The time when companies could make a profit out of the exploitation of the environment and their suppliers and workers’ fundamental rights across the world is over! With the EU Due Diligence Directive, running a business responsibly is no longer an option, it’s an obligation.

Large European companies and large companies operating in Europe will be compelled to identify, prevent, and remedy potential adverse impacts of their and their business partners’ operations on people and the planet all along their chain of activities, including outside the EU.

For years, millions of people have raised their voices to say ‘enough is enough!’, from industrial workers in the Global South to broad coalitions of businesses and NGOs in Europe. “Enough” of the decades of soft law regulation through codes of conduct, charters, or “comply or explain” mechanisms which have failed to anchor socially responsible management in companies’ DNA. These millions of voices have finally been heard today!

By advocating for responsible business practices, Member States have sent a strong signal to millions of workers and citizens whose vote, in a couple of weeks’ time, will determine the future of Europe.

Now that EU Member States and the European Parliament have endorsed the Directive, the next step is its publication in the EU Official Journal, expected in the coming weeks. Member States will then have two years to transpose it into their national legislation.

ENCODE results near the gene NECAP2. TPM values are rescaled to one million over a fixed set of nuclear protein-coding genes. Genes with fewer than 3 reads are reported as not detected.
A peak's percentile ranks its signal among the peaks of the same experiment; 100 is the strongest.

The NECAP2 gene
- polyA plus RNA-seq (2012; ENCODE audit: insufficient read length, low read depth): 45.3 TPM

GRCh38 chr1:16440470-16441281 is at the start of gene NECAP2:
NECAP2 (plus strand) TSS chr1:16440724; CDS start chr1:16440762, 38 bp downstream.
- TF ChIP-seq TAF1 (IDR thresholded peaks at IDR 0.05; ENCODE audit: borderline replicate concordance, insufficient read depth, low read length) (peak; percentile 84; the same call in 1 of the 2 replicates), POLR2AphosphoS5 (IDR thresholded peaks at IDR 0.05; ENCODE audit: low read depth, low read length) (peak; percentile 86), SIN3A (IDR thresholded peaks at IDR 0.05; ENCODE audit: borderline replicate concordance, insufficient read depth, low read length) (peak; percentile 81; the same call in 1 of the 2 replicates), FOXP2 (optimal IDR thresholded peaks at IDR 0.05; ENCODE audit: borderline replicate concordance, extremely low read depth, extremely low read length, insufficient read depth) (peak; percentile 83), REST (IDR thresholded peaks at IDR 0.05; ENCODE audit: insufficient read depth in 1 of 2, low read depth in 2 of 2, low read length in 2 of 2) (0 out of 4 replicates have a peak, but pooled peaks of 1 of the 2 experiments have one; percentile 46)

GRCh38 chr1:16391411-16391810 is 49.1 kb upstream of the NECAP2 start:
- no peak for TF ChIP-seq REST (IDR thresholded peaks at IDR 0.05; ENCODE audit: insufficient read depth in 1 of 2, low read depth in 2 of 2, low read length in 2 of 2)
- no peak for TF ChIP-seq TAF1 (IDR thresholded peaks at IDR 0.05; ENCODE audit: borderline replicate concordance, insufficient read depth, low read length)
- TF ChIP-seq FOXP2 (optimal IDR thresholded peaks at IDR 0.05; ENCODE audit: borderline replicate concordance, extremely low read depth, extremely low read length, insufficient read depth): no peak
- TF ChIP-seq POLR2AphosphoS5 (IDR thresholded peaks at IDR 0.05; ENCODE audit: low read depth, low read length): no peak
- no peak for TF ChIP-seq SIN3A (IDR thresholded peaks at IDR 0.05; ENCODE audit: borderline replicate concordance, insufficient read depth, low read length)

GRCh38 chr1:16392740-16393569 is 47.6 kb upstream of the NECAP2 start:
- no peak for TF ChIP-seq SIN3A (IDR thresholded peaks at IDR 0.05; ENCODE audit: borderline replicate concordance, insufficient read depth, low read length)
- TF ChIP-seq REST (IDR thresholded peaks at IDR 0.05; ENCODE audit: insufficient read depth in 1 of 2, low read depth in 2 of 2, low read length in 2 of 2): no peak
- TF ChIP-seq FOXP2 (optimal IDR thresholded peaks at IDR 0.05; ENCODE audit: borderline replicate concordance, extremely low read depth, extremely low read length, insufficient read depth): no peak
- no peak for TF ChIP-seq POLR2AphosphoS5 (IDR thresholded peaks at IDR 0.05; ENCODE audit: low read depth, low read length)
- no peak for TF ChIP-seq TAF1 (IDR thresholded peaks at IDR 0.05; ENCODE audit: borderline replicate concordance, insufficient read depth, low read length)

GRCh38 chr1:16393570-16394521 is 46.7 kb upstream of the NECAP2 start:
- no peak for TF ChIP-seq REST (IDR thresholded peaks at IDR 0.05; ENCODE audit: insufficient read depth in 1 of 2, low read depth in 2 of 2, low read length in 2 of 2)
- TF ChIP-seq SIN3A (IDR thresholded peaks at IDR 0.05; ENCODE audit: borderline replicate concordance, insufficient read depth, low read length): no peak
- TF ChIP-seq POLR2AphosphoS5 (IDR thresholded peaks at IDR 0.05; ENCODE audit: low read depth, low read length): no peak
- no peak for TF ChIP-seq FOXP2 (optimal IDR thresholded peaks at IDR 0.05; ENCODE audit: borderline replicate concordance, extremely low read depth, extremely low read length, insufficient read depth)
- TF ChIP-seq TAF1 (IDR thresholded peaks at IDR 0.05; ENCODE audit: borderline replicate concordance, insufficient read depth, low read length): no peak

IndustriAll Europe celebrates this historical achievement. IndustriAll Europe General Secretary Judith Kirton-Darling says:

“IndustriAll Europe welcomes the new EU Directive on Due Diligence. We want this Directive to deliver concrete changes for workers and trade unions across the globe. We will therefore be watching very closely how it will be transposed in the Member States and call for going beyond the bare minimum.

“The guidelines and resources for capacity building that the European Commission is tasked with developing will be of crucial importance. We will pay an equally close look at how companies will implement due diligence policies.

“We insist on trade union representatives being fully involved at all stages to ensure that companies do not stop at a mere box-ticking exercise. We are only at the beginning of a process in which trade unions active in multinational companies will play their full role”.